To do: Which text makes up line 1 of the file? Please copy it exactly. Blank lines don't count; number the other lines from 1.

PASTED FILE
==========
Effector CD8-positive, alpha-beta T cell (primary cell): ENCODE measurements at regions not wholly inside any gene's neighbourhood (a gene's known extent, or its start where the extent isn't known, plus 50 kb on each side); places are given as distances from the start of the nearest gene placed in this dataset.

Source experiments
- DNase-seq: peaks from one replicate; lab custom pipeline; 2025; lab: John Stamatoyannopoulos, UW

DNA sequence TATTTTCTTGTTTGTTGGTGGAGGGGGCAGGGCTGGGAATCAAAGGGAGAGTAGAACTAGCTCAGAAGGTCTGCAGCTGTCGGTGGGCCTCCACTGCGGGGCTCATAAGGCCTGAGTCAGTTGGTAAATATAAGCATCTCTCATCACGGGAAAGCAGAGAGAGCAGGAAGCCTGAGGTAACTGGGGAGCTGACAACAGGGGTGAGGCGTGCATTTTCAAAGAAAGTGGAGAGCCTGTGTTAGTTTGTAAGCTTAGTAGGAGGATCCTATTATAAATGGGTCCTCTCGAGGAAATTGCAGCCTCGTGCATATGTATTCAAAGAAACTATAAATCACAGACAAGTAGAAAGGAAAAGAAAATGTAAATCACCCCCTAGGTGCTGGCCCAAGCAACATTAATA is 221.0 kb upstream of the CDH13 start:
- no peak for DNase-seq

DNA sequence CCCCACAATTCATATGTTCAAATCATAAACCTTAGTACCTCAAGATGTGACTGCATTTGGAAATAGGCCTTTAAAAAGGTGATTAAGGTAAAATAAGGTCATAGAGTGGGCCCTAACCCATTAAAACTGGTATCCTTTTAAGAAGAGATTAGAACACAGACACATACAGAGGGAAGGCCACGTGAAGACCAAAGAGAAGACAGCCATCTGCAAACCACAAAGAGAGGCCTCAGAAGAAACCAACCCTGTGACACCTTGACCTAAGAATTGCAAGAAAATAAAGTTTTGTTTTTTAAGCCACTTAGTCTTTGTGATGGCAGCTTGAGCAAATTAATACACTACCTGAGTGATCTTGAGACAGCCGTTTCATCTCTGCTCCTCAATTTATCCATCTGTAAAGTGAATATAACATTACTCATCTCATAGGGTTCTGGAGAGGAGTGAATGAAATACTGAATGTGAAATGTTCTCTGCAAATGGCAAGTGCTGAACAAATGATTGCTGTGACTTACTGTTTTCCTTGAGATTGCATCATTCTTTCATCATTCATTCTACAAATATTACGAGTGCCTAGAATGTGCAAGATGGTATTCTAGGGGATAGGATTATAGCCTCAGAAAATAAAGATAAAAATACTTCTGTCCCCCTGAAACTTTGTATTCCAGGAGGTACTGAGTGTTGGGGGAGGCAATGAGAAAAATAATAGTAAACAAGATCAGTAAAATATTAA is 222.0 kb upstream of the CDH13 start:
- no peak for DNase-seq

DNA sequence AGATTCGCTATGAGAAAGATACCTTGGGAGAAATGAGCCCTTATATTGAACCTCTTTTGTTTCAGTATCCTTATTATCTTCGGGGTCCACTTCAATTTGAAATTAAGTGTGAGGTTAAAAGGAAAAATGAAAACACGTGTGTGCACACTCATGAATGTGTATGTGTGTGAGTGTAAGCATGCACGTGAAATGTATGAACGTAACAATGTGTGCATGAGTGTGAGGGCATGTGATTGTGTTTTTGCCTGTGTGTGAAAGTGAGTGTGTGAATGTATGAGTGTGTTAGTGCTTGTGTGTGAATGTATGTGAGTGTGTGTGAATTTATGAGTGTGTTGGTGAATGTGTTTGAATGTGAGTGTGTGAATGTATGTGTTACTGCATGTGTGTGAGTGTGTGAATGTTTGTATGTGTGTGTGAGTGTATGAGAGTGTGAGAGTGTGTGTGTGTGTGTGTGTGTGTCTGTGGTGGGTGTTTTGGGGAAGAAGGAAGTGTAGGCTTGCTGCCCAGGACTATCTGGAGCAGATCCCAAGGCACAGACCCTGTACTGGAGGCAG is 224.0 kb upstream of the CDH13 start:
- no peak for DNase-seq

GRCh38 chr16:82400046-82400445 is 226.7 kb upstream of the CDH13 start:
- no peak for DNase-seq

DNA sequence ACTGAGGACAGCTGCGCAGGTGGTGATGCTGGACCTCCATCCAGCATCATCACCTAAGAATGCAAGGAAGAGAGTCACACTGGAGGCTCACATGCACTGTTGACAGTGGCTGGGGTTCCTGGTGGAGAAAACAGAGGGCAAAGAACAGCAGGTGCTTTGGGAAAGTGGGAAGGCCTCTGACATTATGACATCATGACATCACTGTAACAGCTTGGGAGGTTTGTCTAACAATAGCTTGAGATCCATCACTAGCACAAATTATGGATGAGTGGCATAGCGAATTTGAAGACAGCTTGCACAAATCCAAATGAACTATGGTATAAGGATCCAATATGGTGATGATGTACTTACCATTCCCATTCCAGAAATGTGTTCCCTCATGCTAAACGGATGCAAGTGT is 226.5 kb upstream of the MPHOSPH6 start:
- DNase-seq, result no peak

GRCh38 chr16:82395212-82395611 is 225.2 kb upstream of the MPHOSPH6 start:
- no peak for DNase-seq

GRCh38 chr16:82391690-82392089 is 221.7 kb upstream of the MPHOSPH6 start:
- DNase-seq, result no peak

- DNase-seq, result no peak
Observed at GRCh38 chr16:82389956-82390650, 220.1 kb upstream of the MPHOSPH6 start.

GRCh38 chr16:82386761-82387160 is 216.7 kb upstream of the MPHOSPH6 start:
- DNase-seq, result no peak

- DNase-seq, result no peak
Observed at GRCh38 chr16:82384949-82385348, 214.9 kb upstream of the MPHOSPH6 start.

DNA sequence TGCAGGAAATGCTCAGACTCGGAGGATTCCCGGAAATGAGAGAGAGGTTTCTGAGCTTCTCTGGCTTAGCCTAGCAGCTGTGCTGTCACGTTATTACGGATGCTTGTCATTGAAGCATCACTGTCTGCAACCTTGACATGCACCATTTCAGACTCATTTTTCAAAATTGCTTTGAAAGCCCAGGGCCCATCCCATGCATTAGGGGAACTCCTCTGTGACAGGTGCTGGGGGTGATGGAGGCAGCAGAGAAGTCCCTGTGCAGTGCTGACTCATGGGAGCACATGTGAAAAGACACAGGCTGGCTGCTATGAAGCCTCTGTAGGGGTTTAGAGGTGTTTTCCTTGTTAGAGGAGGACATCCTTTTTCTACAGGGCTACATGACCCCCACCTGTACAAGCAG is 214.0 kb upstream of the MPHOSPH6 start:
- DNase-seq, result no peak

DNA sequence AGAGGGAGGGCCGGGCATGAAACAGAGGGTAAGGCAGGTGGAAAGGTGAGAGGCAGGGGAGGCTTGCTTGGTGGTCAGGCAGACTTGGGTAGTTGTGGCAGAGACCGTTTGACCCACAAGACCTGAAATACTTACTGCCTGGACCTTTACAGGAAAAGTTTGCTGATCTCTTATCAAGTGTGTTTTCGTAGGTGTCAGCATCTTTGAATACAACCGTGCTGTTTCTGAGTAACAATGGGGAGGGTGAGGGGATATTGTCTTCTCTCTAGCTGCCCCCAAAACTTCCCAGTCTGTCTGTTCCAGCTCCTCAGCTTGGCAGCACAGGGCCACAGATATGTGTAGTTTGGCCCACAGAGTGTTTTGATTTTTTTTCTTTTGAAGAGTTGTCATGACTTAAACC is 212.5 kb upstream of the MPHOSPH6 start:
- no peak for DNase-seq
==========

Effector CD8-positive, alpha-beta T cell (primary cell): ENCODE measurements at regions not wholly inside any gene's neighbourhood (a gene's known extent, or its start where the extent isn't known, plus 50 kb on each side); places are given as distances from the start of the nearest gene placed in this dataset.